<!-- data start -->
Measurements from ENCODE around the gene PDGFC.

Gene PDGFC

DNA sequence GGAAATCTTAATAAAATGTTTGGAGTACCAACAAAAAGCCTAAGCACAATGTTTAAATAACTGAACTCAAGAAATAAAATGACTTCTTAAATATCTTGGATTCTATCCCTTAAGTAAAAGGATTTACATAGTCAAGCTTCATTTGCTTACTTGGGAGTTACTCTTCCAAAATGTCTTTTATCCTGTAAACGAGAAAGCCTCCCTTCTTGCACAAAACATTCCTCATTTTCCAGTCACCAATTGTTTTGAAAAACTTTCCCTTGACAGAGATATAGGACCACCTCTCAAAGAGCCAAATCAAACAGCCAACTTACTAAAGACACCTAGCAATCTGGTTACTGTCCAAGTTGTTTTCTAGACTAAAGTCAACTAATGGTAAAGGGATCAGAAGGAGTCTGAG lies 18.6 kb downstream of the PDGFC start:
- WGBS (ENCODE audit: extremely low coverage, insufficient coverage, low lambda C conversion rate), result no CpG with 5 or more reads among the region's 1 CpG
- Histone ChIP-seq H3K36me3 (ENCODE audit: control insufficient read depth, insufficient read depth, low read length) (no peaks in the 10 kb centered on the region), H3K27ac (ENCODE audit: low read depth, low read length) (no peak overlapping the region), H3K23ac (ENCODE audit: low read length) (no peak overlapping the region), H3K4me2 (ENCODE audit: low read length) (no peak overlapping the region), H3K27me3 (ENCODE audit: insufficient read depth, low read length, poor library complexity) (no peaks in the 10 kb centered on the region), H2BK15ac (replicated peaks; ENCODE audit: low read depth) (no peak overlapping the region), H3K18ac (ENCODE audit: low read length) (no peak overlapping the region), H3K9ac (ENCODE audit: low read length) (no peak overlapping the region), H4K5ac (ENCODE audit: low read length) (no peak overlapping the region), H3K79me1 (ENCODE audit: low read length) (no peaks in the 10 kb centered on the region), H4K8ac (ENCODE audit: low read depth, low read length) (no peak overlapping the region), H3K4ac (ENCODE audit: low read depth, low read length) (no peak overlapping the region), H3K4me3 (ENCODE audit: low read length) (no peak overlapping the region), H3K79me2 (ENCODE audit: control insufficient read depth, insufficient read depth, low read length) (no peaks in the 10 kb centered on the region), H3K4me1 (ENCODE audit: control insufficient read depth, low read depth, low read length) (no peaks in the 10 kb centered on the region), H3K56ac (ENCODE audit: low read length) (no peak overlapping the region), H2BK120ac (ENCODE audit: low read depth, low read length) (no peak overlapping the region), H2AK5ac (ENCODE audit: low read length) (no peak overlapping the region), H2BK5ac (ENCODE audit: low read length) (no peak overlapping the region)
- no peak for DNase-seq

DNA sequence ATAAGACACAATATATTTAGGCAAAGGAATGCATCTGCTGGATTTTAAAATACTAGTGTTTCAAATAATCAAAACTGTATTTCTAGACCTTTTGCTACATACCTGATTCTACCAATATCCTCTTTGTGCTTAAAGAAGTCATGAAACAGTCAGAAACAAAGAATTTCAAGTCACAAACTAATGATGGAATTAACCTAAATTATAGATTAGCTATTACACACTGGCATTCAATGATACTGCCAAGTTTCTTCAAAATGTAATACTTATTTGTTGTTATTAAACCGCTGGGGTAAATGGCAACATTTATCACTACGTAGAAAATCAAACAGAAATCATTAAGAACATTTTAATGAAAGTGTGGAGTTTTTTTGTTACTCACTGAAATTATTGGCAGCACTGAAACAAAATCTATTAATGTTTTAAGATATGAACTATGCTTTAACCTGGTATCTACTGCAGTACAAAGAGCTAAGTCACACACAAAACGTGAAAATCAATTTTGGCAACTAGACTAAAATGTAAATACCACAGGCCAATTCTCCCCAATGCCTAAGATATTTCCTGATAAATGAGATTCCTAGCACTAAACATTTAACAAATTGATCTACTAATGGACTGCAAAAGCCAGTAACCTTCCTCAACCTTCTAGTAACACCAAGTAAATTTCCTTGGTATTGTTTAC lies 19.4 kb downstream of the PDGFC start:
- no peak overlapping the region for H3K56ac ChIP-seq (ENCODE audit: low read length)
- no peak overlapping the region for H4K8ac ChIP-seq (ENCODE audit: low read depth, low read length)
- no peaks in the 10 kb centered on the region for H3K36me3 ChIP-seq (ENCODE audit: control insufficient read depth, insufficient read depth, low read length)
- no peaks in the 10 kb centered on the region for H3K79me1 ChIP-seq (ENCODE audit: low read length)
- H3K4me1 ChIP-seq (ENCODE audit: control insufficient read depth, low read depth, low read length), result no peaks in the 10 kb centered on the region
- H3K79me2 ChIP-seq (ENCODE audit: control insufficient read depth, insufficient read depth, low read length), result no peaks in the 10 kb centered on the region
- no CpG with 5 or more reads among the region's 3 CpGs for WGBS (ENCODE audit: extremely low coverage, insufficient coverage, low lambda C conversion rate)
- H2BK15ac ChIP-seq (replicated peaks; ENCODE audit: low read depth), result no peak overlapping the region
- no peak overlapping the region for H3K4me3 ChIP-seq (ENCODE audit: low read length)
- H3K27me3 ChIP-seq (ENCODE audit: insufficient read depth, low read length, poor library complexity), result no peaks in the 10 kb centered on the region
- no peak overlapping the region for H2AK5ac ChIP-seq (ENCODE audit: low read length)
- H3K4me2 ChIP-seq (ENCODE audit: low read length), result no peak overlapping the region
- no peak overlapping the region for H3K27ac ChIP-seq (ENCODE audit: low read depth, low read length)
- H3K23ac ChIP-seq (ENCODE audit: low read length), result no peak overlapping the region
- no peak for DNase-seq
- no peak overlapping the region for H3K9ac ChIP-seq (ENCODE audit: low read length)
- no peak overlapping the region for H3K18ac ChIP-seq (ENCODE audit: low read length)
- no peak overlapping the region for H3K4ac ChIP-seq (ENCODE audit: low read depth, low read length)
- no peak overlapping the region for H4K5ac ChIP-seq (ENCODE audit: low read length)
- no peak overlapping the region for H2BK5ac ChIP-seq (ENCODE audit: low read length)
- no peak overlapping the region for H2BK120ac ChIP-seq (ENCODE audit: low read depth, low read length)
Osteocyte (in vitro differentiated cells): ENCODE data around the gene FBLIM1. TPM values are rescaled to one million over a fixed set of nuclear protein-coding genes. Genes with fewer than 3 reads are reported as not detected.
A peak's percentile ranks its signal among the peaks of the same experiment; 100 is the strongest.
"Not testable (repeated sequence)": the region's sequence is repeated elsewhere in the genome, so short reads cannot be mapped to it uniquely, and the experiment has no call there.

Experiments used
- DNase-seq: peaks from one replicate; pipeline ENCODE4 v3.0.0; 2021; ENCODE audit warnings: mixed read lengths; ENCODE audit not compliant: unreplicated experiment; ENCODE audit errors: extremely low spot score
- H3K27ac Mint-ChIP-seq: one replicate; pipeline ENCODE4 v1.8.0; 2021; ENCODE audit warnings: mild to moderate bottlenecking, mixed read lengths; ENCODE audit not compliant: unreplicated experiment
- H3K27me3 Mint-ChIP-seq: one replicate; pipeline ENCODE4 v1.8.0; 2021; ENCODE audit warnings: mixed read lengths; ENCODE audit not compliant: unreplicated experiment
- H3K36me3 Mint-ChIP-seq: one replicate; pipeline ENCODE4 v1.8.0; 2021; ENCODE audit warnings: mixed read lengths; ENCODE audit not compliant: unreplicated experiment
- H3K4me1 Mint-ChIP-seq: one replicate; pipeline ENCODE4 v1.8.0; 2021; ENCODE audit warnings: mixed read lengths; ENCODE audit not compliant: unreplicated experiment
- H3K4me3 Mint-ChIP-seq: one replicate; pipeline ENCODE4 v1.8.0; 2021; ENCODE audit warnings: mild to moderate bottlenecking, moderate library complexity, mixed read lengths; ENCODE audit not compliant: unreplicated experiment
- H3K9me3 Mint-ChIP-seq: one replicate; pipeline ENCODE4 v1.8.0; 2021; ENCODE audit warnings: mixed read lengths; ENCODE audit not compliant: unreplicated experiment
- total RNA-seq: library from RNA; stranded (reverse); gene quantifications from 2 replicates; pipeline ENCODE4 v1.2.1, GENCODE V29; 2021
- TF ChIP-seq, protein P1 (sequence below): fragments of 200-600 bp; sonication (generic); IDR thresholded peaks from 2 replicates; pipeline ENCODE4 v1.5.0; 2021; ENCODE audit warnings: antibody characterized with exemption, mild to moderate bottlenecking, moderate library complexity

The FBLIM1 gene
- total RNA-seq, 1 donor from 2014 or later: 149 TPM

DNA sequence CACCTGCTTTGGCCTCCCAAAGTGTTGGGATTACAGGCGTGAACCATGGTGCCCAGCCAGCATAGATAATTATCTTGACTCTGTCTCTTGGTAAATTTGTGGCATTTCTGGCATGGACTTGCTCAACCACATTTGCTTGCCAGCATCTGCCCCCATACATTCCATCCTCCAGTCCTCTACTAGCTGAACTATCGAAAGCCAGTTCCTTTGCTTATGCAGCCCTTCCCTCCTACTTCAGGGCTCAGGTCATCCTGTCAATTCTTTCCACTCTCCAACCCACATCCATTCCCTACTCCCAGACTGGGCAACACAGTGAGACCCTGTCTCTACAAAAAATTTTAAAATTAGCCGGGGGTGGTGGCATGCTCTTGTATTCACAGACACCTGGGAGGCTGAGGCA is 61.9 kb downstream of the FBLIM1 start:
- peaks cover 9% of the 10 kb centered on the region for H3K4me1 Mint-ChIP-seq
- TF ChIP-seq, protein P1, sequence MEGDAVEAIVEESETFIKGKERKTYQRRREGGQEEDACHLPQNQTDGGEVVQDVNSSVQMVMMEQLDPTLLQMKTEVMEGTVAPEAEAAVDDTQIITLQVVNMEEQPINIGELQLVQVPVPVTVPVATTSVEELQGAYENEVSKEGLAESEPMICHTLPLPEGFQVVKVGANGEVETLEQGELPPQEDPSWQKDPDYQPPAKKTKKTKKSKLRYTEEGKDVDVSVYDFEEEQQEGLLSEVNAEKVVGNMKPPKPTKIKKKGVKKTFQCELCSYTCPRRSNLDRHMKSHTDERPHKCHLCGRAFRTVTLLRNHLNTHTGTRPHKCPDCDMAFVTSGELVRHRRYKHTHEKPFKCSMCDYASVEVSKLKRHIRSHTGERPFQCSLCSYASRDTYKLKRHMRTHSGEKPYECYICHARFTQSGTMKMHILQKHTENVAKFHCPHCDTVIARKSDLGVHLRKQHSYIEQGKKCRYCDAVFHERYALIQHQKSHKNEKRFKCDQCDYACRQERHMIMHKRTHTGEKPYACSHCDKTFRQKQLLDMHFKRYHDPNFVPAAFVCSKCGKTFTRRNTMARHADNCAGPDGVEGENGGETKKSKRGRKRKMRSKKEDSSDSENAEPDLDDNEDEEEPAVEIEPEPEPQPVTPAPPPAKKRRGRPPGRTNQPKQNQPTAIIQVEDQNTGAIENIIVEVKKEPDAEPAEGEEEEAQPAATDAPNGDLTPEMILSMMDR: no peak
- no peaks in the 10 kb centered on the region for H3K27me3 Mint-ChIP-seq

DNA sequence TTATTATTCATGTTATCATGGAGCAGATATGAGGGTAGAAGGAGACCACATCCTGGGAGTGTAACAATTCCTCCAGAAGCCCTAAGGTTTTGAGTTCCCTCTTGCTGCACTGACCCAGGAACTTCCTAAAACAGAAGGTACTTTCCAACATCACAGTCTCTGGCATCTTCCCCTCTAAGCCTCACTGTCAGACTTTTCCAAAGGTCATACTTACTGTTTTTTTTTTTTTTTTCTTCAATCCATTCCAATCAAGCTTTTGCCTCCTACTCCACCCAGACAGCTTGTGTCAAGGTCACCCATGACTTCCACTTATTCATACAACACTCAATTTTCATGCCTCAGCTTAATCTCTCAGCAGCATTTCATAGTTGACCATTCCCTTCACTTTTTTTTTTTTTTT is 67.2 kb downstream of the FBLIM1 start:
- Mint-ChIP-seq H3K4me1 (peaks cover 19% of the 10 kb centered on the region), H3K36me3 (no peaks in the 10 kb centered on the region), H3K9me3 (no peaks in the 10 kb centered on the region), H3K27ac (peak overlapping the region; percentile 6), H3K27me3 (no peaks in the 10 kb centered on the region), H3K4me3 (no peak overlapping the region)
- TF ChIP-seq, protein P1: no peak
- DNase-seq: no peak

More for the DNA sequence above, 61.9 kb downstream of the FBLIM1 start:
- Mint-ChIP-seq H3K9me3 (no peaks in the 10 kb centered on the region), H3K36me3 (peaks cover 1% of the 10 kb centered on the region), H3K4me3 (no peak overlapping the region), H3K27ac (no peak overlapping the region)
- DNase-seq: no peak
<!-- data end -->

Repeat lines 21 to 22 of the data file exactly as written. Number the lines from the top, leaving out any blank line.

- H3K23ac ChIP-seq (ENCODE audit: low read length), result no peak overlapping the region
- no peak for DNase-seq